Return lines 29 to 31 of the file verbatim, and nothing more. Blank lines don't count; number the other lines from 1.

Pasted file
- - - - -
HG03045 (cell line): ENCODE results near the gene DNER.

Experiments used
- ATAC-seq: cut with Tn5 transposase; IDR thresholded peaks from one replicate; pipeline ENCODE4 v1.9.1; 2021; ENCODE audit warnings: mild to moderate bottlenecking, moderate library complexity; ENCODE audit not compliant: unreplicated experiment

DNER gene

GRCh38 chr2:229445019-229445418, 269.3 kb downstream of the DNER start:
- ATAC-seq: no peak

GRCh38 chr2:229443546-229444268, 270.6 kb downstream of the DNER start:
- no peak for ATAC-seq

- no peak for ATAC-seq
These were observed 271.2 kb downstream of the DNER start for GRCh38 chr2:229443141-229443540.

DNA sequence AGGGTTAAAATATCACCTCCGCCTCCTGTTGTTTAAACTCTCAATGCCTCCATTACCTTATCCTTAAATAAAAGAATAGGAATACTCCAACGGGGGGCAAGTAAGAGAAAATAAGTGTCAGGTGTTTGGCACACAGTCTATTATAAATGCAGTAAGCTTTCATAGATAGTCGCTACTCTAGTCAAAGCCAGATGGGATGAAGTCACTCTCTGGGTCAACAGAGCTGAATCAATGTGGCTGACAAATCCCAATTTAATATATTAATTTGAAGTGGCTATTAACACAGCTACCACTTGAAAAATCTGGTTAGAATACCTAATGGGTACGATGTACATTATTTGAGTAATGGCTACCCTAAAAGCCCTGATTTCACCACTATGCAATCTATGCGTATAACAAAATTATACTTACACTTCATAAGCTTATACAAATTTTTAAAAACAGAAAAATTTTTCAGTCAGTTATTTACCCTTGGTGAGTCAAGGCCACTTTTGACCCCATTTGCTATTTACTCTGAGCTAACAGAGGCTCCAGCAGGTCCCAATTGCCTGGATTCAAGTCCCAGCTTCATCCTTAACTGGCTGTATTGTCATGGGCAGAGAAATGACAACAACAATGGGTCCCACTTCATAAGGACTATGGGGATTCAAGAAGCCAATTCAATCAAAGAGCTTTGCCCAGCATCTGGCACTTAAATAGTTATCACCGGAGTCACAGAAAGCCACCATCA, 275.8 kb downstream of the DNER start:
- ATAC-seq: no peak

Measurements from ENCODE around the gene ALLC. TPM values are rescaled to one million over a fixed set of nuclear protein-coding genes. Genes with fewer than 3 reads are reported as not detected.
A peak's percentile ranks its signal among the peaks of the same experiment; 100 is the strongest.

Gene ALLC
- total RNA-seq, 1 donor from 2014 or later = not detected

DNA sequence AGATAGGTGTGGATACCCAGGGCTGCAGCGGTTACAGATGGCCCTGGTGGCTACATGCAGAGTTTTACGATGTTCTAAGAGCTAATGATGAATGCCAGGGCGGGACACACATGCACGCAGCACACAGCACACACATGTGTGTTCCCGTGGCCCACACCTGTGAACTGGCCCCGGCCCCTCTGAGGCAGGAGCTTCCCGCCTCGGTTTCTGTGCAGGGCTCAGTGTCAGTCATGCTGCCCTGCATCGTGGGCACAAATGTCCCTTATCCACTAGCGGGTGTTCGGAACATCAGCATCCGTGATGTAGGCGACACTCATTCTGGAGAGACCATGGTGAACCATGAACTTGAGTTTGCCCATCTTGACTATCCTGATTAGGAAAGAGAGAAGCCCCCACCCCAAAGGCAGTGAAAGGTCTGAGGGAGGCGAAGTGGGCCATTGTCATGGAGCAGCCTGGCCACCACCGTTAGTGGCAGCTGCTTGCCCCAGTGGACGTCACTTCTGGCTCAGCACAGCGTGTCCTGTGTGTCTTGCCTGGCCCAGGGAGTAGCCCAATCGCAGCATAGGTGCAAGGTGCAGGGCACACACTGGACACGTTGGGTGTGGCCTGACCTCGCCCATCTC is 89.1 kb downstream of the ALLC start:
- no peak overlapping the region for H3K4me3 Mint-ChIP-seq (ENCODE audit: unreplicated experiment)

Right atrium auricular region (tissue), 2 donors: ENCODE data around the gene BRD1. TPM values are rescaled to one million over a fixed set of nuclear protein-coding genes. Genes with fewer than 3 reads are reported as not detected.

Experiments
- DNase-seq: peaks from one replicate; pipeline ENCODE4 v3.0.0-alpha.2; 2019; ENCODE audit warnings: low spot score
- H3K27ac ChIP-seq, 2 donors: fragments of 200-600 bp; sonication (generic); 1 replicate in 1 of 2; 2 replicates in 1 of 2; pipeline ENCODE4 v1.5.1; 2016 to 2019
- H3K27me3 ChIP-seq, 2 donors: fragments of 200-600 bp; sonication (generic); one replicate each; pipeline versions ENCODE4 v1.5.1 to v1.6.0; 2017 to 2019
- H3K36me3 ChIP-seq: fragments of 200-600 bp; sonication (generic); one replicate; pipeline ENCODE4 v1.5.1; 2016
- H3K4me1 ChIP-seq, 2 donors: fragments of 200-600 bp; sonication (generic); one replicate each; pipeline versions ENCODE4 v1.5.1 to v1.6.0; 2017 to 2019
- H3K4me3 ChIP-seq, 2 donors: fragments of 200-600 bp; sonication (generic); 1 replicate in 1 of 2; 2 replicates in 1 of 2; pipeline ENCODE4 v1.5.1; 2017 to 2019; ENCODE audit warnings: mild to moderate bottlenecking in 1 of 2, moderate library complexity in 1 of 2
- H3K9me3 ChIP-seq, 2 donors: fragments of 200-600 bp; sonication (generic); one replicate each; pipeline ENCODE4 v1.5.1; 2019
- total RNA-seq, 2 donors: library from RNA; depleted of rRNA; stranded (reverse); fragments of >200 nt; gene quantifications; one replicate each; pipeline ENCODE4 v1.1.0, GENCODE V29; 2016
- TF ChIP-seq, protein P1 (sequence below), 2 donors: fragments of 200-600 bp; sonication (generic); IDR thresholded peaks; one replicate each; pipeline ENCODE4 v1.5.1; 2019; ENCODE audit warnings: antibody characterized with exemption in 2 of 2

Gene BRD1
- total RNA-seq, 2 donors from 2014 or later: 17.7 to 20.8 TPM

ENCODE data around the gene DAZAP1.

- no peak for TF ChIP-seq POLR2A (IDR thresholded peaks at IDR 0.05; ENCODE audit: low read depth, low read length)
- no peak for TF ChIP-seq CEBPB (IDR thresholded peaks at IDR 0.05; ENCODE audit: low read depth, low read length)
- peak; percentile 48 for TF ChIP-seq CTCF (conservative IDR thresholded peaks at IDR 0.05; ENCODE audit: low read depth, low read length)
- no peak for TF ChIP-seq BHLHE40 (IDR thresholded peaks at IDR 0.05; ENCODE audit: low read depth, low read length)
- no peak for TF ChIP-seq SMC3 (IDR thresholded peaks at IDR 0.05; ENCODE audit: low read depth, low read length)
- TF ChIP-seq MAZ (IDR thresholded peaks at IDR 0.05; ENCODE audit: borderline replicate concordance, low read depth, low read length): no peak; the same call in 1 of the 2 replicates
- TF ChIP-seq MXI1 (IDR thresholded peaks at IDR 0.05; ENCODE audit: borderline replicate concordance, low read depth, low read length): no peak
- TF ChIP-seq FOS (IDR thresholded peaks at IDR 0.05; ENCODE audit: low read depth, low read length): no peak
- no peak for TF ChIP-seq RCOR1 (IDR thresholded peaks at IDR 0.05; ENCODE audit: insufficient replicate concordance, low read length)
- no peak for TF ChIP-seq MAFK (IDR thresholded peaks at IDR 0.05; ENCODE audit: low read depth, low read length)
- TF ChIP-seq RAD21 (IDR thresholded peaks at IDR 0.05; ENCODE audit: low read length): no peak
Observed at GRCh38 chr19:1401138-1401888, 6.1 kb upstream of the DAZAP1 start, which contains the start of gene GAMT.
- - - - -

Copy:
- TF ChIP-seq, protein P1 (sequence below), 2 donors: fragments of 200-600 bp; sonication (generic); IDR thresholded peaks; one replicate each; pipeline ENCODE4 v1.5.1; 2019; ENCODE audit warnings: antibody characterized with exemption in 2 of 2

Gene BRD1
- total RNA-seq, 2 donors from 2014 or later: 17.7 to 20.8 TPM